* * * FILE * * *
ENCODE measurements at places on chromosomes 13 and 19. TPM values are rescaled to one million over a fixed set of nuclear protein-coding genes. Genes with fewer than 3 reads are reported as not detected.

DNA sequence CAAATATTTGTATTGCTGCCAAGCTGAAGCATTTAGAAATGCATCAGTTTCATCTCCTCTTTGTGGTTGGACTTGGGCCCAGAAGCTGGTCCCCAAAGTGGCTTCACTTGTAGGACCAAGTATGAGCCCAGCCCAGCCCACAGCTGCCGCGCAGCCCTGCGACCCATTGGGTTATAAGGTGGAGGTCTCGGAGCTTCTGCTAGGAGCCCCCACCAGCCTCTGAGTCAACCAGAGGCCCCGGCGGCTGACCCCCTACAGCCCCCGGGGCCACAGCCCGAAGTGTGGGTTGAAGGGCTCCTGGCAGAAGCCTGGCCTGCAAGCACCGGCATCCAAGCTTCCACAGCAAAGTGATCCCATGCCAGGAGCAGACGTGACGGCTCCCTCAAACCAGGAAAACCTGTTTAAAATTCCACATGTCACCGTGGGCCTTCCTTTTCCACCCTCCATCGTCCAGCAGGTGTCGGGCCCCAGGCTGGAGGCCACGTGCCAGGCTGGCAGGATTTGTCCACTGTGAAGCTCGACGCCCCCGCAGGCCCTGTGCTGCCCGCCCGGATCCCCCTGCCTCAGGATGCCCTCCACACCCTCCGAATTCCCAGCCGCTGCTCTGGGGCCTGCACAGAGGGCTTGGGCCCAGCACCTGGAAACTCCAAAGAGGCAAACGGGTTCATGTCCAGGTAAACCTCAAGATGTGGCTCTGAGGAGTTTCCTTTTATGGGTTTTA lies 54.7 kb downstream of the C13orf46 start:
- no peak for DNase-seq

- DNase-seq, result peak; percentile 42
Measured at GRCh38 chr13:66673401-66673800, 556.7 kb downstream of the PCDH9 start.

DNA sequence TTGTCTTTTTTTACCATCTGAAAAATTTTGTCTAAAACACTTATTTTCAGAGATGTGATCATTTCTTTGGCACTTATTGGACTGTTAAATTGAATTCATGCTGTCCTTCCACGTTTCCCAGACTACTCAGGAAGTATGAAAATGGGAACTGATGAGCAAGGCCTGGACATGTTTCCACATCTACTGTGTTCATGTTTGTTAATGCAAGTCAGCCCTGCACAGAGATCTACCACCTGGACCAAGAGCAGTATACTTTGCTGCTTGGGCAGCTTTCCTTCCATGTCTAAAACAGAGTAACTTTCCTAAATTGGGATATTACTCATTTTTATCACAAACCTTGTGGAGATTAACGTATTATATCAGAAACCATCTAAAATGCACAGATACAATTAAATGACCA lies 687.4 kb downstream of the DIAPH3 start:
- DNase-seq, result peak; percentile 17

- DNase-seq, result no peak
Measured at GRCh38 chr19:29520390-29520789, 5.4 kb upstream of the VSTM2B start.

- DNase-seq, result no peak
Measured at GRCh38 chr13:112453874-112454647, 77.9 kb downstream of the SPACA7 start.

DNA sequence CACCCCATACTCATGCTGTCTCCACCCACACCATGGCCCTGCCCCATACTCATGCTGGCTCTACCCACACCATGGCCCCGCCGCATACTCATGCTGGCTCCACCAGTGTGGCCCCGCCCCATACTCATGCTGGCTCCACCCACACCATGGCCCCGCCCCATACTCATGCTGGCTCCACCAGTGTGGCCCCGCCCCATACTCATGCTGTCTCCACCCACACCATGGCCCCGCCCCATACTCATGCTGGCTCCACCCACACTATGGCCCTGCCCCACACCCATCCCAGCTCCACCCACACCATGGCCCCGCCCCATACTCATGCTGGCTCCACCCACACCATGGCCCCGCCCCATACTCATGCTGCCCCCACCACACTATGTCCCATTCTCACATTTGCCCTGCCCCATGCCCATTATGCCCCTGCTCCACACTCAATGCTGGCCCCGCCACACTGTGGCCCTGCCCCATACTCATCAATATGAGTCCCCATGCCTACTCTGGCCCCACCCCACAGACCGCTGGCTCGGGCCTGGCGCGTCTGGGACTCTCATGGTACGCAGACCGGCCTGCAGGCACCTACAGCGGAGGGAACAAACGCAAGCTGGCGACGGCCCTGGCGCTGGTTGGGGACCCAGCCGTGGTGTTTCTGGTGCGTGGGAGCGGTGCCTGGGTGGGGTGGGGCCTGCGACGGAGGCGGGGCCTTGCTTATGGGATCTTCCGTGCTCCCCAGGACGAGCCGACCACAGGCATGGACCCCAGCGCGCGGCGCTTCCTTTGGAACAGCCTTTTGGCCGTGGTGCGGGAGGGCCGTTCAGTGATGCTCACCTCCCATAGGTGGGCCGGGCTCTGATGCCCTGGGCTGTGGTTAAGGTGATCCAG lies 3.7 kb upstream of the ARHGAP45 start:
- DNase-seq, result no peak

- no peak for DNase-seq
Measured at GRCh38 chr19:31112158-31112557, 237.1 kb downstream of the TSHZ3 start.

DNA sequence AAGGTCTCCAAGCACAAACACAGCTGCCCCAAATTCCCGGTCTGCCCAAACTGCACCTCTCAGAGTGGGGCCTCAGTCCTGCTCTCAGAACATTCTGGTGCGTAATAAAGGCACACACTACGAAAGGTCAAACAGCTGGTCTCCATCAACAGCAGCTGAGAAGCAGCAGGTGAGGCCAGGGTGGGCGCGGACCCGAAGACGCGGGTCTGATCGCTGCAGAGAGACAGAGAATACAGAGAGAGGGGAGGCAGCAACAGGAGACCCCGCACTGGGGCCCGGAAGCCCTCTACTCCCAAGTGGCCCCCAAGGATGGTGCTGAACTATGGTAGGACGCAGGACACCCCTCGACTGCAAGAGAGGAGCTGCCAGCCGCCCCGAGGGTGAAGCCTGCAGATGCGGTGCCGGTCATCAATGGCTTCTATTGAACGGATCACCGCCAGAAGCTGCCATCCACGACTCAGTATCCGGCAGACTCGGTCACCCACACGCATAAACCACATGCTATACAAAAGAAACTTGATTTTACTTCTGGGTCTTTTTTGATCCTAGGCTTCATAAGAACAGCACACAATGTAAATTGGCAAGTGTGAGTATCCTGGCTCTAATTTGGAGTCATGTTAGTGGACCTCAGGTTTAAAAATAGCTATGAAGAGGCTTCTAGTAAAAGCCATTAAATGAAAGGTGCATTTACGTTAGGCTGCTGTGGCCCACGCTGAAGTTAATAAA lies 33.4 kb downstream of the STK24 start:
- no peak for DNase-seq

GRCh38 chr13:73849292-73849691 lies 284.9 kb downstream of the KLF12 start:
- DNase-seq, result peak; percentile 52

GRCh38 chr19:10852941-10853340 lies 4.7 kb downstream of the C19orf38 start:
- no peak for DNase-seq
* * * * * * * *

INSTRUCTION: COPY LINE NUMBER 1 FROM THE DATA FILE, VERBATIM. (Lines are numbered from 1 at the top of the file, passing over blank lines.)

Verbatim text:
ENCODE measurements at places on chromosomes 13 and 19. TPM values are rescaled to one million over a fixed set of nuclear protein-coding genes. Genes with fewer than 3 reads are reported as not detected.